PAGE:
Currently viewing the category: "Wolf Spiders"

Subject:  Spider
Geographic location of the bug:  Cordes-Sur-Ciel, Southern France
Date: 09/19/2017
Time: 01:21 AM EDT
Hi Mr Bugman,
I saw this on my patio yesterday, I’ve never seen anything like it. A friend tells me it is a Wolf spider, carrying her babies, is this correct?
Thank you
How you want your letter signed:  Curly

Wolf Spider with Spiderlings

Dear Curly,
Your friend is correct.  This is a female Wolf Spider with her brood of spiderlings.

Subject: Joshua Tree Spider
Location: Joshua Tree, CA
July 25, 2017 5:25 pm
Please help me identify this greyish spider that’s about the size of an open hand.
Signature: Matt

Wolf Spider

Dear Matt,
This looks like a large Wolf Spider, but we are not certain of the genus or species.  Wolf Spiders are hunting spiders that do not build webs.  Despite their large size, they are harmless.  We are going to attempt to contact Mandy Howe to see if she can provide a species identification.

Subject: Spider Wasp
Location: Near Pittsburgh PA
July 11, 2017 4:51 am
I’m pretty sure this a spider wasp (Pompilidae) of some sort, but I hope that you can tell what variety.
Signature: Terry M

Spider Wasp with Prey

Dear Terry,
Based on BugGuide images, we are pretty confident your Spider Wasp is
Tachypompilus ferrugineus, and of the genus, BugGuide states:  “Adults are often found taking nectar from flowers (Daucus, Pastinaca, and Eryngium). Females provision nests mainly with Lycosids.”  Based on that information, the prey is most likely a Wolf Spider.

Subject: What is this spider?
Location: Aiken, SC
July 9, 2017 2:10 pm
I suffer from extreme arachnophobia. My husband sent me this picture of a spider living in our storage building. My first instinct was to tell him to kill it with fire; but cooler heads prevailed and he just left it alone. I’m afraid that it is venomous and will have lots of little venomous babies in our building and the building and everything in it will have to be transferred to the ownership of the spider.
Signature: Arachnophobe Angie

Wolf Spider

Dear Angie,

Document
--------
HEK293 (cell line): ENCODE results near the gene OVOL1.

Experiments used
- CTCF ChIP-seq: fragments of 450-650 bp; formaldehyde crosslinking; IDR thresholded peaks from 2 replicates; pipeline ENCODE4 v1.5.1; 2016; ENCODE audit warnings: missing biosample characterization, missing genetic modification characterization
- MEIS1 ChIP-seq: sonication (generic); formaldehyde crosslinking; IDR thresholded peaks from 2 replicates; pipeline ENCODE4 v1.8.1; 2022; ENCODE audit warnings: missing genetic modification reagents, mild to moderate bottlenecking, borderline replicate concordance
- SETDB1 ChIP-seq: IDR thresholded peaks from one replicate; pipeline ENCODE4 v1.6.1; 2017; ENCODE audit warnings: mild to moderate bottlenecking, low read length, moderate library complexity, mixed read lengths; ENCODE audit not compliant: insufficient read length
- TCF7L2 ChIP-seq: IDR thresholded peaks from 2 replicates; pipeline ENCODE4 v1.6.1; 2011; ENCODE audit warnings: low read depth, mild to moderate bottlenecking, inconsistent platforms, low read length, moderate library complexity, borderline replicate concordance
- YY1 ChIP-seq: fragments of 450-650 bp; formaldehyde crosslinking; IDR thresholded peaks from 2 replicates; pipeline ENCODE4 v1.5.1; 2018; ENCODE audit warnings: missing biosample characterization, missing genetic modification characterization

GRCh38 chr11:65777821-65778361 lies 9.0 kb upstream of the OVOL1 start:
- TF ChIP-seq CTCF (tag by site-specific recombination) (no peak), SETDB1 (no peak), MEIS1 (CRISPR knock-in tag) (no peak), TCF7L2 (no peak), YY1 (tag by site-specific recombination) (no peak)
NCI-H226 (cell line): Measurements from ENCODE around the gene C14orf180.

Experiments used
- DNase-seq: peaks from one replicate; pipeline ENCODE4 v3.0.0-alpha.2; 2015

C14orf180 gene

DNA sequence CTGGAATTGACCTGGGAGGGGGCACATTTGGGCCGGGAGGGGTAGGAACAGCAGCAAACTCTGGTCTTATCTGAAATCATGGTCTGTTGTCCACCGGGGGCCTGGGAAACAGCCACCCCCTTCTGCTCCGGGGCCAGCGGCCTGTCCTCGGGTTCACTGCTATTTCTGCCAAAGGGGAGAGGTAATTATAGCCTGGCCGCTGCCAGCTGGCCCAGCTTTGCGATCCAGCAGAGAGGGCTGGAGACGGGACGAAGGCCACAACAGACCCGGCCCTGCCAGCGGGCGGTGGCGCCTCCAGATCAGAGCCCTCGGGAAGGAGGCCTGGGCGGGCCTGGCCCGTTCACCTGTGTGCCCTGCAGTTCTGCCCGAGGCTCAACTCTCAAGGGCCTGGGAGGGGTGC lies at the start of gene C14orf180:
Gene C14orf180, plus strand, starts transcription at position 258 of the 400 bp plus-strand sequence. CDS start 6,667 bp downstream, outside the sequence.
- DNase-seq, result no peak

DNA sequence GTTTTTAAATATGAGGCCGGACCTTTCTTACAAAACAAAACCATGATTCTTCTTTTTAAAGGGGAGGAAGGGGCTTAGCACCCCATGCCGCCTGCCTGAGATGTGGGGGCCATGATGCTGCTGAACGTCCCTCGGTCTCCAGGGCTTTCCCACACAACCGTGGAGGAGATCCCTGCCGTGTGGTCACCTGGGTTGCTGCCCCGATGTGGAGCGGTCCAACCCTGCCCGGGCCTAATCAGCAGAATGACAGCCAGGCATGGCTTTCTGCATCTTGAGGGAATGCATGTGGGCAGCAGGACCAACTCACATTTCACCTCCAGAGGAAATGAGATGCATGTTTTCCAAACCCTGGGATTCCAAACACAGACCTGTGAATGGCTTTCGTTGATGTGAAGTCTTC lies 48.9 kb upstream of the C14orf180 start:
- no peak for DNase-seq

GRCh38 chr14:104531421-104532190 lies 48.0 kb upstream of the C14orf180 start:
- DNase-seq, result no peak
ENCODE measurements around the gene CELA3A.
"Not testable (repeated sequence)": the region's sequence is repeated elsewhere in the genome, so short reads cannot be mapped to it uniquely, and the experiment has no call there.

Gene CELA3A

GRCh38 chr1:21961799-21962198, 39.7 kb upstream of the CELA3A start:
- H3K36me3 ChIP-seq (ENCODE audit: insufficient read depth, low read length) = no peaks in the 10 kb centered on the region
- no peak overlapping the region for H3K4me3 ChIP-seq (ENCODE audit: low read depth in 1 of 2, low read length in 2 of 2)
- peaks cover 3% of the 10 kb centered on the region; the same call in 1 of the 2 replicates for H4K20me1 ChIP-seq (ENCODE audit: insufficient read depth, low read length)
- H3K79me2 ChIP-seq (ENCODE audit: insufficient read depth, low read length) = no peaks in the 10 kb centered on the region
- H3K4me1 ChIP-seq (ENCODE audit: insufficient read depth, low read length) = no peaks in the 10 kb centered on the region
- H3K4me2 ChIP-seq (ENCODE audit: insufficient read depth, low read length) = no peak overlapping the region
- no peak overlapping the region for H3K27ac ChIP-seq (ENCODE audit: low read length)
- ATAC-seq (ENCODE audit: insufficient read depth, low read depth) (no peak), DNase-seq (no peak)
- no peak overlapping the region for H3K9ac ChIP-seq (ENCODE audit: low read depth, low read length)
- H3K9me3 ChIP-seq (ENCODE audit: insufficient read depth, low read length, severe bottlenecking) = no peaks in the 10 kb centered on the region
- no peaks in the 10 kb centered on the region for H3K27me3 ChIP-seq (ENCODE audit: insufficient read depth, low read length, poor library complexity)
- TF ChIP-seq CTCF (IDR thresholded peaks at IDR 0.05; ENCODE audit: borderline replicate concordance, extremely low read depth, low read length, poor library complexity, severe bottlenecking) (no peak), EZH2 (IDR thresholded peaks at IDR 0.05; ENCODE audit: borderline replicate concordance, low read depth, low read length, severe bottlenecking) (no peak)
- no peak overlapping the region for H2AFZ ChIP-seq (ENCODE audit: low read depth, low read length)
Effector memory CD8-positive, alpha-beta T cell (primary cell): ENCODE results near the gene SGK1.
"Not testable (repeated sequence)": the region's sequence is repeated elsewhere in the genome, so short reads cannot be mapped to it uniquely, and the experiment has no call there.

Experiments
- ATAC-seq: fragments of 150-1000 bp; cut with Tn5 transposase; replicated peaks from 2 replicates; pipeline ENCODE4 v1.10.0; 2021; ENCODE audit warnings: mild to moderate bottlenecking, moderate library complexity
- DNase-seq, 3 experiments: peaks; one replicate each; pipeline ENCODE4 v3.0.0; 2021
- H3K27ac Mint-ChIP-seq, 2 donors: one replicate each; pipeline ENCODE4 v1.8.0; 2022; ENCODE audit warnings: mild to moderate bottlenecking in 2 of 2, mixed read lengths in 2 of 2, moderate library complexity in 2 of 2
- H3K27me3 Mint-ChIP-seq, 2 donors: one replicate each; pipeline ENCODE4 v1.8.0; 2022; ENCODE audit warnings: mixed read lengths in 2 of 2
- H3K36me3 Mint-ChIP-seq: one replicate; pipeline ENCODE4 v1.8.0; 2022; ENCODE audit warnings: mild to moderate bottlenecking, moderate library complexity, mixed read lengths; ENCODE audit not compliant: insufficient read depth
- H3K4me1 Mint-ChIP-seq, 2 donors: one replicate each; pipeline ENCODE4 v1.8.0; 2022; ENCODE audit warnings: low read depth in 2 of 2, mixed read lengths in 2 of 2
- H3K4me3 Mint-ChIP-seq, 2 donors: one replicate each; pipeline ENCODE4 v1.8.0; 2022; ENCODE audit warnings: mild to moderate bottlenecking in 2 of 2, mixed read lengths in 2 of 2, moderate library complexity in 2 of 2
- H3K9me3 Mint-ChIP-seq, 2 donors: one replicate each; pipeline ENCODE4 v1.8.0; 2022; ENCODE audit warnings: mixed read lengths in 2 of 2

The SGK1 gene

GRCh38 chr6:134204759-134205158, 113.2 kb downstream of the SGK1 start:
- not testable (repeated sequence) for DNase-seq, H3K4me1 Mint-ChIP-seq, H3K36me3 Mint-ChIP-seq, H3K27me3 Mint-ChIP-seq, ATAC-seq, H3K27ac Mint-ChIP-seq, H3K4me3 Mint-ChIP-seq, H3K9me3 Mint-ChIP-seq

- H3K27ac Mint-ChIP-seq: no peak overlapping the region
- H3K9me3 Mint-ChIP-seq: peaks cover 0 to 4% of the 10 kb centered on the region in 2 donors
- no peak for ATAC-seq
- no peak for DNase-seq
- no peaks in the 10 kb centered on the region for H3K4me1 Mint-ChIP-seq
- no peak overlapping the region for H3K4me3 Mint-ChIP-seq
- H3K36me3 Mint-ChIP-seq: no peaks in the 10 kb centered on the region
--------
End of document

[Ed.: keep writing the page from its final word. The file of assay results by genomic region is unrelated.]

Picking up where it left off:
This is a Wolf Spider, and we suppose it would make no difference to an arachnophobe, but Wolf Spiders are not considered dangerous to humans.  They are hunting spiders that do not build webs, so it is doubtful it will remain in one location very long.

Thank you so much for your reply! Although I am still terrified of it, it’s great to know it’s not actually a danger.
Thank you again!

Subject: Huntsman Spider?
Location: Nashville, TN
June 29, 2017 9:02 pm
Just curious if this is a huntsman spider
Signature: Spider Identification

Fishing Spider, we believe

Your image detail is not ideal for exact species identification, but we are certain that this is NOT a Huntsman Spider.  We believe it is a Fishing Spider in the genus Dolomedes, but we would not rule out that it might be a Wolf Spider like this Thin-Legged Wolf Spider pictured on BugGuide.

Subject: Large Spinder
Location: Alvin, Texas
March 23, 2017 8:40 pm
We found this large spider on the front porch eating dinner. Then shortly found what we belive to be the father carrying the eggs on his back. Not sure what it is… if you could please help us identify them that would be cool.
Gulf Coast region
March – early spring
Warm outside
Signature: Robin Kralovetz

Female Wolf Spider with Spiderlings

Dear Robin,
The second Spider is a female Wolf Spider and she is carrying Spiderlings, not eggs.  Thanks so much for including the penny for scale as it provides a sense of the difference between the sizes of these two spiders.  The Spider with its prey is a much larger individual.  The carapace looks to us to resemble that of a Fishing Spider (see this BugGuide image) in the genus
Dolomedes rather than a Wolf Spider and Fishing Spiders are larger.  Wolf Spiders in the family Lycosidae and Fishing Spiders in the family Pisauridae are both hunting spiders that do not build webs to snare prey.  We may be wrong, bug we believe the larger spider is a Fishing Spider in the genus Dolomedes.  The prey appears to be a Scarab Beetle.

Fishing Spider eats Scarab Beetle